Log Off of YouTube and Read Something: The-Know-It-All

My wife brought this book home for me from the local library.  She said it looked like something I would like.  Probably because the premise of the book is something I would try.

The Know-It-All is from A. J. Jacobs, who followed this book up with The Year of Living Biblically, which I loved.  This book, not so much.

The premise of the book is simple:  Jacobs set out to read the entire Encyclopedia Britannica in a year.  Throughout the book, I kept getting the feeling that Jacobs is a neurotic, self-absorbed, whining editor of a shallow magazine.  As he marches toward completing his task, he tries repeatedly to show off his new knowledge, and always–always–is shown up by someone (usually his father or brother-in-law).  It seems that every time he tries to insert an unknown factoid into a conversation, he gets a “what the hell is wrong with this guy” look.  He even gets on Who Wants to Be a Millionaire? He botches it.  He always seems to be looking for the approval of his dad (the author of twenty-four super technical law books and purveyor of complex practical jokes).  I found myself, much like the author in his quest to read the encyclopedia, longing for the experience to be over.

The book is almost a play-by-play of Jacob’s trek through EB. He writes little blurbs about articles he finds interesting or disturbing.  He writes larger sections on articles that somehow intersect with his life.  He also interjects little weird factoids in the midst of a narrative section (like when he’s talking to his wife or in a meeting with co-workers) that are cute in the beginning, but had me wanting to rip my hair out by the end.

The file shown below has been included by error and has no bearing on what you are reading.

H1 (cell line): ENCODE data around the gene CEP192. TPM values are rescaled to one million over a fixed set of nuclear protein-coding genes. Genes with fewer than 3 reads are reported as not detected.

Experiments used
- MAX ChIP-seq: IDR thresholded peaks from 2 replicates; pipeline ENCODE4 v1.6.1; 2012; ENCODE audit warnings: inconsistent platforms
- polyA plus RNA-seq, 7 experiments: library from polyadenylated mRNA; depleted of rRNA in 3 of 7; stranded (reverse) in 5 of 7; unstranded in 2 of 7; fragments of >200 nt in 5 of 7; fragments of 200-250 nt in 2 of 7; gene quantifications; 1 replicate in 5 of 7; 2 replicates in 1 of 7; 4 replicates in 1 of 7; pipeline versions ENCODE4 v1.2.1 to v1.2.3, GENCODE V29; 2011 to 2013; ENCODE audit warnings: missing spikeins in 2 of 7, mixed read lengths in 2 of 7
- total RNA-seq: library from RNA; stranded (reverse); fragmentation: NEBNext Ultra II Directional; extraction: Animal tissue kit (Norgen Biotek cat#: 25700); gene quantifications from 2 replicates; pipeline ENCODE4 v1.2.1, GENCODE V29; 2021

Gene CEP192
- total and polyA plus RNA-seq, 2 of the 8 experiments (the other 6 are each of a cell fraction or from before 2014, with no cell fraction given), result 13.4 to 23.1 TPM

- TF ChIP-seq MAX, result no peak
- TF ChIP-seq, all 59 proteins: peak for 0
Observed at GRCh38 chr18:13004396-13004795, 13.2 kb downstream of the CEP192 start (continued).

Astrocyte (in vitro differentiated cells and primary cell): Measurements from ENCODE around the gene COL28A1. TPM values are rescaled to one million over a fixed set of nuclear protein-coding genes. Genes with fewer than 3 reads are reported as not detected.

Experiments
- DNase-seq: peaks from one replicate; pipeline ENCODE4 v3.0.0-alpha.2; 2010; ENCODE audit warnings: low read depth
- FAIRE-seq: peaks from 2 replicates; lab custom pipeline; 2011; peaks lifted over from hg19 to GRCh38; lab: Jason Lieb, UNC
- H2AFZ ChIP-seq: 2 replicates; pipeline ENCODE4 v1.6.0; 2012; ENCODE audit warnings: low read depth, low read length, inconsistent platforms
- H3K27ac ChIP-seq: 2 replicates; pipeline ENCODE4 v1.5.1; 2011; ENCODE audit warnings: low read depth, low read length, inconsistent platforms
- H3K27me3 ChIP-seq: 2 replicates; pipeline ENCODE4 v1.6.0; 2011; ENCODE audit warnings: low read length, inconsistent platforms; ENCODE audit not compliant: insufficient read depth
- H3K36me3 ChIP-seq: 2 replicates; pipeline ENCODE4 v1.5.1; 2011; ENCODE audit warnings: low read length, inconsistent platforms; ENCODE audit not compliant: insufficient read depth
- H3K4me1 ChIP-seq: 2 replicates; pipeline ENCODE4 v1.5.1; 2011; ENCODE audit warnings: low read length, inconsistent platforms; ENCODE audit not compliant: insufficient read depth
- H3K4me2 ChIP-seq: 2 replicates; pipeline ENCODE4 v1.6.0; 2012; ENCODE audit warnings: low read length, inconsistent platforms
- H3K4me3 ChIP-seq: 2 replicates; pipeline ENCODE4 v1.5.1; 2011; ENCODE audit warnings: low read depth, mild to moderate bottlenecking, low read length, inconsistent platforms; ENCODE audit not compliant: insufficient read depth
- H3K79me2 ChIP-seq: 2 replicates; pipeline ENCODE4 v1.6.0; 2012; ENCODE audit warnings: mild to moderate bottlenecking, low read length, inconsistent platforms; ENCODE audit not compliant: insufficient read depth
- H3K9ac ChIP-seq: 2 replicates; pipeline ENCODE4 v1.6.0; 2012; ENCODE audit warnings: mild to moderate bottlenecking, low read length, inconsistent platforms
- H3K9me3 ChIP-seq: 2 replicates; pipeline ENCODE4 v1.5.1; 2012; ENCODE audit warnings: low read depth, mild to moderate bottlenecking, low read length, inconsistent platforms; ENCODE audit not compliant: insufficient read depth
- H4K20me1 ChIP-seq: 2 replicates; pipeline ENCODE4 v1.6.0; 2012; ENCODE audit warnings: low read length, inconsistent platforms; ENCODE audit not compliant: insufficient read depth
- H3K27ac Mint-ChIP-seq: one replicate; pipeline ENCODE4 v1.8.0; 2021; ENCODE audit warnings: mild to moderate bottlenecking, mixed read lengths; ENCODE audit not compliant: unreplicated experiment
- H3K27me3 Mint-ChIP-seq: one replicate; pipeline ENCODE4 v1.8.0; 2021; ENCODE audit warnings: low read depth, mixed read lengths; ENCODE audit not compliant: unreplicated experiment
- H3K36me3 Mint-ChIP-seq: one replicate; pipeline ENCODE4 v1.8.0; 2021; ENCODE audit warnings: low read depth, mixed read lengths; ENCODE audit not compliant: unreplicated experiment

I still recommend this book because most people will find this book entertaining.  There are some good laughs in it.  Overall, though, it came off as a little egotistical and annoying to me.  If you want to experience something in a similar vein–person does something for a set amount of time and then writes or makes a film about it–skip this and try 30 Days (the brainchild of Morgan Spurlock, who’s well-know for his documentary on McDonald’s Food, Super Size Me).

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About Aaron

Aaron is a follower of Jesus. He's married to his smokin' hot wife Laura and is the father of three adorable girls. He enjoys a robust cigar, a complex root beer, a good movie, writing, football, thought-provoking books, and rousing discussions about subjects you're not supposed to talk about (like theology and politics). Religious people irritate him (because he once was one). He's on a quest to find the perfect dry rub and sauce for ribs.
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